1 dash smoke bitters

    Stir all ingredients over cracked ice and strain into a chilled Nick and Nora glass. Express lemon peel over drink and discard peel. Garnish with a fresh peel.

    Recipe: Meaghan Montagano, La Sirena, NYC, NY Photo: Meaghan Montagano

    Life On Mars

    1 oz St. George Terroir Gin
    1 oz Lillet Blanc
    1/2 oz St. George Spiced Pear Liqueur
    1/2 oz Campari

    Stir with ice and strain into a coupe glass. Garnish with a floated lemon peel lightning bolt.

    Recipe: Fred Yarm, Loyal Nine, Cambridge, MA Photo: Fred Yarm

    Running Through Orchards

    1 oz St. George All Purpose Vodka
    1/2 oz St. George Spiced Pear Liqueur
    1/2 oz elderflower liqueur
    1/8 oz Cointreau
    3/4 oz fresh lemon juice
    1 splash simple syrup
    2 dashes Angostura Bitters

    Shake all ingredients well with ice, then strain into a chilled coupe. Garnish with grated cinnamon.

    Recipe: Brad Fry, Michael's Restaurant Group, Long Beach, CA Photo: St. George Spirits

    Endicott Cobbler

    1 1/2 oz Lustau Dry Amontillado Sherry
    1 1/2 oz St. George Spiced Pear Liqueur
    1 oz Averna
    2 dashes Peychaud's Bitters

    Build in a Collins glass and gently stir. Fill with crushed ice and gently stir again. Add a straw and garnish with an orange twist.

    Four classic pisco cocktail Recipes:

    The Pisco Sour
    Recipe from Raymi, New York

    2 ounces pisco
    1 ounce fresh lime juice
    1 ounce simple syrup
    1 ounce egg white
    Angostura bitters

    Add pisco, lime juice, simple syrup and egg white to cocktail shaker. Dry shake to emulsify egg white. Add six ice cubes and vigorously shake for 15 seconds. Double strain and garnish cocktail with dashes of Angostura bitters.

    Pisco Punch
    Recipe from Raymi, New York

    2 ounces pisco
    1/2 ounce fresh lemon juice
    3/4 ounce pineapple simple syrup
    3/4 ounce simple syrup
    1 dash orange bitters

    Add all ingredients to cocktail shaker with ice. Shake for 15 seconds. Double strain into an Old Fashioned glass filled with ice. Garnish with an orange twist.

    El Capitán
    Recipe from Raymi, New York

    2 ounces pisco
    1 ounce sweet vermouth
    2 dashes Angostura bitters

    Add all ingredient to mixing glass with ice. Stir for 20 seconds. Strain into a coupe glass and garnish with a lemon twist.

    The Chilcano
    Recipe from Raymi, New York

    2 ounces pisco
    1/2 ounce fresh lime juice
    1/4 ounce fresh ginger juice
    3/4 ounce simple syrup
    ginger ale
    Angostura bitters

    Add pisco, lime juice, ginger juice and simple syrup to cocktail shaker. Add 2 ice cubes and shake. Double strain into Collins glass and top with ginger ale. Garnish with a dash of Angostura bitters and a lime wheel.

    Some historical facts & dates obtained from "Pisco Punch and Pisco Sour: Two Famous Cocktails" by Jose Antonio Schiaffino, which was published as an appendix in the Pisco Porton book. Schiaffino is an author, professor and owner of the Lima restaurant Malabar.

    18 Refreshing Cocktails Perfect for Peak Summertime

    Aside from great guests (10 or fewer this summer, folks) and lots of festive food, top-notch drinks are easily the most important part of any entertaining endeavor. But bartending&mdasheven in your own backyard&mdashcan be intimidating business. Which brings us to these super simple drink recipes.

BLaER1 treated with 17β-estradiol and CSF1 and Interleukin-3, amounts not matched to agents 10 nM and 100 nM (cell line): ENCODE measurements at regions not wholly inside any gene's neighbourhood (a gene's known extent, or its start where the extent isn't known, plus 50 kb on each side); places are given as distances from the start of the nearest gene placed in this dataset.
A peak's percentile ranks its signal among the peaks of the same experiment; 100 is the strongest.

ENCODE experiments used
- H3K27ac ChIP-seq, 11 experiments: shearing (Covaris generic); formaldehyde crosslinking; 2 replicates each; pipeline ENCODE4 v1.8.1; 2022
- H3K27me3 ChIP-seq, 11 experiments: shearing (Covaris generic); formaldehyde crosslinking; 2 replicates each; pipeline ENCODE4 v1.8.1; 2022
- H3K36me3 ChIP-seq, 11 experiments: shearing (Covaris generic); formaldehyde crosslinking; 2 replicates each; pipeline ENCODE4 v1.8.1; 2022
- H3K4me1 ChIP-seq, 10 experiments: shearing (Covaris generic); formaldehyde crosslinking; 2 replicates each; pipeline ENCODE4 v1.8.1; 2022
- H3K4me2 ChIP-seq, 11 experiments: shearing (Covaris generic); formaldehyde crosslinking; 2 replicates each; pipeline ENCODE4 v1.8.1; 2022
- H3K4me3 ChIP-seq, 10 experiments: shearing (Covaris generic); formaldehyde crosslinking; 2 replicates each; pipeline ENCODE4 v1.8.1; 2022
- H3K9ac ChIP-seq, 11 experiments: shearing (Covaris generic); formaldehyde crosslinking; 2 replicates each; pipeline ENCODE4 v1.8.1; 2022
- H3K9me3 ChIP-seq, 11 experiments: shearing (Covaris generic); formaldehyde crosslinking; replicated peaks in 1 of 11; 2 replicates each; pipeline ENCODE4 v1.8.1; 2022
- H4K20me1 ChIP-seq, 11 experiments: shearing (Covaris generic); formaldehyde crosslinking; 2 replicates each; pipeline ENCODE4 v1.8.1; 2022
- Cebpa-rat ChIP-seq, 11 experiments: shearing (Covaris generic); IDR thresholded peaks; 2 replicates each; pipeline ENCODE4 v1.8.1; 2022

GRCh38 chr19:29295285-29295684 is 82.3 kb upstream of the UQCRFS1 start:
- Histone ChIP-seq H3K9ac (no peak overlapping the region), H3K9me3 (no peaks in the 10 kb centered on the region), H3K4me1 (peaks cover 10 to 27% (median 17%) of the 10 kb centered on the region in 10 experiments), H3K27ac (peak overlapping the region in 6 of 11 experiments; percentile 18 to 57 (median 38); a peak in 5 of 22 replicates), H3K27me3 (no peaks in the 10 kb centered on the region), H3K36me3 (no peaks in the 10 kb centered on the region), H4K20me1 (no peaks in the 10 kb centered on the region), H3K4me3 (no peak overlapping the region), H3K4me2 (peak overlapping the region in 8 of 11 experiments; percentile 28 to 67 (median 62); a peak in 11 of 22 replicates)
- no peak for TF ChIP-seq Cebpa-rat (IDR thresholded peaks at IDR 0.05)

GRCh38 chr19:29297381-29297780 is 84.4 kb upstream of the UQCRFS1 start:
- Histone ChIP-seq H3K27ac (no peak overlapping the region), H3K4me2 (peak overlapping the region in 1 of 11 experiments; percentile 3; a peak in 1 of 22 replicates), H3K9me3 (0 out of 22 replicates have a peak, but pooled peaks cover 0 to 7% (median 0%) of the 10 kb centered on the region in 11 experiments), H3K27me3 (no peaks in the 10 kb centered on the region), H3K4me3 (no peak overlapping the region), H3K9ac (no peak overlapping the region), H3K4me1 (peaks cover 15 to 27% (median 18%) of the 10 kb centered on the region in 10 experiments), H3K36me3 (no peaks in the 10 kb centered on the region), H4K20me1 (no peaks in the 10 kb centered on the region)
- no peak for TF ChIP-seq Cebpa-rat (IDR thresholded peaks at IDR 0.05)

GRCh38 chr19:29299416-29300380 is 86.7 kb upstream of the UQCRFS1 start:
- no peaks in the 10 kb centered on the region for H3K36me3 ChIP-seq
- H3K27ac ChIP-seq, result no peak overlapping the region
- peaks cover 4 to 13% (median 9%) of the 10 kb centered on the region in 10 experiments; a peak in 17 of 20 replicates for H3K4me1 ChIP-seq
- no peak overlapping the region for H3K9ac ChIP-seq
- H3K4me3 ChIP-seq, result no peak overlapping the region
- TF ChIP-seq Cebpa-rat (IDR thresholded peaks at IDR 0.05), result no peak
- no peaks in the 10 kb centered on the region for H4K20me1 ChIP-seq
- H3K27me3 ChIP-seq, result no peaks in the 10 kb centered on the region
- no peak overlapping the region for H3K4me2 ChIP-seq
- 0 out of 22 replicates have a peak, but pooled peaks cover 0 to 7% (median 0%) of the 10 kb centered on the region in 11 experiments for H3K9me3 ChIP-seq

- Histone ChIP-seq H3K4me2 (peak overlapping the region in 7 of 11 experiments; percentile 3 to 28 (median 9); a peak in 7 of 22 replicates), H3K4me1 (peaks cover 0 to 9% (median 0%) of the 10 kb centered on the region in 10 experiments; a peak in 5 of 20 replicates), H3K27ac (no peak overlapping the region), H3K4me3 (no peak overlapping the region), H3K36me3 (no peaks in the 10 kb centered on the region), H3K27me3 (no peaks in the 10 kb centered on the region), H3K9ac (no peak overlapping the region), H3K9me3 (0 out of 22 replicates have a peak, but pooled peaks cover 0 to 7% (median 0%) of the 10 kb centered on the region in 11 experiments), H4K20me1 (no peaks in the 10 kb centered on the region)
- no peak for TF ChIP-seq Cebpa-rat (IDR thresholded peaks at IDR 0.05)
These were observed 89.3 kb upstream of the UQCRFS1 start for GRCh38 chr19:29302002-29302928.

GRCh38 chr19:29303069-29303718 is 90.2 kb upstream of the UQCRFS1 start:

If you're just starting out, remember that the backbone of a good bar starts with six basic spirits: the clear and brown foundational bottles. For clear spirits, always have a tequila, gin, and vodka on hand. For darker spirits, consider stocking your bar cart with scotch, bourbon, and rum. No need to use super premium bottles for cocktails, but always keep quality top of mind. And whatever you do, stay away from any sugary pre-packaged mixers at the grocery store.

    Whether you&rsquore grilling with your family, lounging lakeside, or just trying to cool off with a cocktail, you&rsquoll want to keep a tray or two of these delicious drinks within reach. If entertaining, we recommend pouring them all into individual glasses ahead of time (versus big batch or buffet-style) to minimize the need to excessively touch shared serving utensils.

    From the classic crowd-pleasing white negroni punch to a bourbon and blood orange blast and sparkling sangria, these summery sips are almost as wow-worthy as the hostess (that's you!).

    It’s Always Cobbler Time

    “Maybe in this day and age people are looking for more complicated, more elaborate drinks,” says Dan Greenbaum, owner of Brooklyn’s Diamond Reef. “But the beauty of the cobbler is it’s so simple. That’s why it’s so versatile.”

    Greenbaum has become a champion of the classic cocktail, at heart a centuries-old mix of sherry, sugar and citrus, served over “cobble” (pebble) or crushed ice. With a noted affinity for sherry, Greenbaum has experimented with a wide range of variations on this highly riffable drink, essentially creating a cobbler for every season.

    “Generally, you’re just taking some fresh fruit—you don’t even need to add juice—and muddling it with some sugar or simple syrup, and usually fortified wine,” he says of the classic template.

    Of course, Greenbaum isn’t the only bartender working with cobbler variations. Across the country bartenders have used the template as a starting point, often stretching far beyond the classic. Consider Leo Robitschek’s Ma Cherie at the NoMad, which channels tropical flavors and muddles celery for a fresh, vegetal accent or Sean Kenyon’s Mexican Gentleman, which augments sherry with mezcal and tequila, yielding a complex but higher-octane drink.